Cutting to the Bone

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February saw the COVID-19 epidemic progress into a global pandemic that now touches every continent except Antarctica. The virus is expected to take a toll on growth not only in Asia, but also in developed markets in Europe and North America. Equities dropped steeply in response to this grim outlook, with the S&P 500 down nearly 16% at the extremes. In response, the Federal Reserve stepped in on March 3 with an unscheduled cut of 50 bps to the overnight federal funds rate (known as an “intermeeting cut” because it occurred between scheduled Fed meetings). Markets rallied briefly on this news before moving on quickly to continue their journey downwards. Lower interest rates may help corporate investment, but they will not get consumers back out to the movies or onto cruise ships.

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A Market Diagnosis for the Wuhan Coronavirus

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January saw the markets bedeviled by macro risks, with inflamed U.S.-Iran tensions followed by revelations regarding the spread and nature of the Wuhan coronavirus (also known as 2019-nCoV). The Federal Reserve committed to supporting “inflation returning to the Committee’s 2% target” (emphasis added), a pivot from previous statements that merely committed to supporting inflation “near” the 2% target. This was interpreted by the markets as a dovish tilt in the Fed’s policy stance.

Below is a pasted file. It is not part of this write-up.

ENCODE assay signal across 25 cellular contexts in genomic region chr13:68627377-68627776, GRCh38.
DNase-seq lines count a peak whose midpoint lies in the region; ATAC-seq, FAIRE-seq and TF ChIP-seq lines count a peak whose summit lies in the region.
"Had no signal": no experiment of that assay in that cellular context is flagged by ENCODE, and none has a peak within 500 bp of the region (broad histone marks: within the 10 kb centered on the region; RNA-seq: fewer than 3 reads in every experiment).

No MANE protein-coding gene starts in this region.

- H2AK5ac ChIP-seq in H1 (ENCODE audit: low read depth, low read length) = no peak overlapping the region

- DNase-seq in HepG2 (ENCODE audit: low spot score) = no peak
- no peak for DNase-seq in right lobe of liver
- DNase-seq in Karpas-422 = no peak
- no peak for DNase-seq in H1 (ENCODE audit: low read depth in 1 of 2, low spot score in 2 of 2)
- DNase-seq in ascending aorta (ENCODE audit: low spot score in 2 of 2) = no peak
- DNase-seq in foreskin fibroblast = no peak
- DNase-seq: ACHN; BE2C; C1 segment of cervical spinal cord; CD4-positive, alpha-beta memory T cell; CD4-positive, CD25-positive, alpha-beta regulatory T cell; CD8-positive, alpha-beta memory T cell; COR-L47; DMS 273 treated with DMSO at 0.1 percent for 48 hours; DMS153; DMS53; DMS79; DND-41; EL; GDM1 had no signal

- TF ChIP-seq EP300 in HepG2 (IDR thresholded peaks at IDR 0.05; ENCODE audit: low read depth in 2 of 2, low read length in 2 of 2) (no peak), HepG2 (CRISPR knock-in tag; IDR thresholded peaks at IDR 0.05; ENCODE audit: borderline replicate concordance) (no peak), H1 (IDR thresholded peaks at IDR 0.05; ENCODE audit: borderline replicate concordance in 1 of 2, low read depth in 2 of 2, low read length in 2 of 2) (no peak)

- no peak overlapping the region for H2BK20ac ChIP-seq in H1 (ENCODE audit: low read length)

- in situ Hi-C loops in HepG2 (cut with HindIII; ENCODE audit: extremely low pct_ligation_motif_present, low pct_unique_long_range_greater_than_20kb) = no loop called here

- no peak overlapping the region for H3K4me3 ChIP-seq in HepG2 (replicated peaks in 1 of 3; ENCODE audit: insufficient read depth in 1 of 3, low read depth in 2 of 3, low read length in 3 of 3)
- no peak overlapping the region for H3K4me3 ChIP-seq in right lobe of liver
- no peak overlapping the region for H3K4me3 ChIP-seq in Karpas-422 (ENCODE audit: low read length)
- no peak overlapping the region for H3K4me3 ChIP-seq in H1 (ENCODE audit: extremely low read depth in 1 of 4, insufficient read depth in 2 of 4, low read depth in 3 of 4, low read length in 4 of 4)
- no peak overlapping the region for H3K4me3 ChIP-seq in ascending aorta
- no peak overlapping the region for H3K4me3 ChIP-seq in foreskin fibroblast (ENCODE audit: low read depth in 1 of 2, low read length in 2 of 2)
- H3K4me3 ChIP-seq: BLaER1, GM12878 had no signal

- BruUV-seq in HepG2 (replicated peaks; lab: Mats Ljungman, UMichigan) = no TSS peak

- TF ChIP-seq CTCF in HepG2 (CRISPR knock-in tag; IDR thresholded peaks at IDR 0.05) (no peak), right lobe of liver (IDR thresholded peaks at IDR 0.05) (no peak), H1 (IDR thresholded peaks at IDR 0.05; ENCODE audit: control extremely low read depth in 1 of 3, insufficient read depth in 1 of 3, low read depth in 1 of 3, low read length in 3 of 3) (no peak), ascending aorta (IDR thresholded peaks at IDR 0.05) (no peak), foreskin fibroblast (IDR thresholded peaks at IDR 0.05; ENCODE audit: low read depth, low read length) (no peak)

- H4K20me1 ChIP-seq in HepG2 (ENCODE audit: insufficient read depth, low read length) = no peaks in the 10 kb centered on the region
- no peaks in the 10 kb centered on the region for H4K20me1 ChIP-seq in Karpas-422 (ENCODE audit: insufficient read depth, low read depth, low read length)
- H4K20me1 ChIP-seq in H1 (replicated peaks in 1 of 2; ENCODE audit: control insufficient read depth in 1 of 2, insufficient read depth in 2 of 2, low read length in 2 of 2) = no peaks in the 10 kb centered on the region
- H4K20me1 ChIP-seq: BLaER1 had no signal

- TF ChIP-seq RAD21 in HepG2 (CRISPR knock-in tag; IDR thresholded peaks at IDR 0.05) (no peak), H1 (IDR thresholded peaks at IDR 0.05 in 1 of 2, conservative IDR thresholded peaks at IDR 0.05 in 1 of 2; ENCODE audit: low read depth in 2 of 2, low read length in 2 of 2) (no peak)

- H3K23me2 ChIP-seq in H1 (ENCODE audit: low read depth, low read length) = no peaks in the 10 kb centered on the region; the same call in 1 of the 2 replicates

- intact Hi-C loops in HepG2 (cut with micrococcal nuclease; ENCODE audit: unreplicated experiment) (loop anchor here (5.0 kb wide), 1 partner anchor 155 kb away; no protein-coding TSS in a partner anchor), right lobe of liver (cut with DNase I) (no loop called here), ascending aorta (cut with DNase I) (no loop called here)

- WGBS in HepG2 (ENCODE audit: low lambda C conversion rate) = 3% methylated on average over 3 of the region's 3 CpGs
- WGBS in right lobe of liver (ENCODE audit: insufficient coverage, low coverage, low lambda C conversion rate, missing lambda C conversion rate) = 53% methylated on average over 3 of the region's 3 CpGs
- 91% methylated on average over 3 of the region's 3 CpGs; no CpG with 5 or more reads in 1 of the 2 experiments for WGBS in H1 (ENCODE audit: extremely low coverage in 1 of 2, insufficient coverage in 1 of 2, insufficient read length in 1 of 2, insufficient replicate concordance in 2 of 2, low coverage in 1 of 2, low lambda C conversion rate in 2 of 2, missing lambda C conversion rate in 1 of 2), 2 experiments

A challenge that’s been seen before?

With the Wuhan coronavirus showing little sign of abating, we chose this month to analyze the impact of emerging market epidemics. We assume trends in Google searches for specific terms (e.g., “avian flu”, “ebola”, “zika”, and “coronavirus”) are indicative of media coverage and market anxiety. To that end, we use Google Trends, which indexes the number of Google searches for a particular term over time.

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What the Current U.S.-Iran Tensions Could Mean for Asset Allocation: Lessons from Past Conflicts

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The opening days of 2020 saw the news dominated by coverage of the U.S. attack on Iranian Major General Qasem Suleimani, with markets focused on the attack’s implications and Iran’s response. As of writing, U.S.-Iran hostilities appear to have stabilized for the time being, with Iran facing domestic protests following its admission that it mistakenly shot down a Ukrainian airliner.

In light of these circumstances, we look to prior instances of U.S. military involvement in the Middle East and subsequent performance across U.S. equities, crude oil, gold, 10-year yields, and the U.S. dollar. Specifically, we analyze the days following the 1986 U.S. bombing of Libya, the 1990 inception of the First Iraq War (Gulf War), and the 2003 American invasion of Iraq. Our findings are summarized in the table below.

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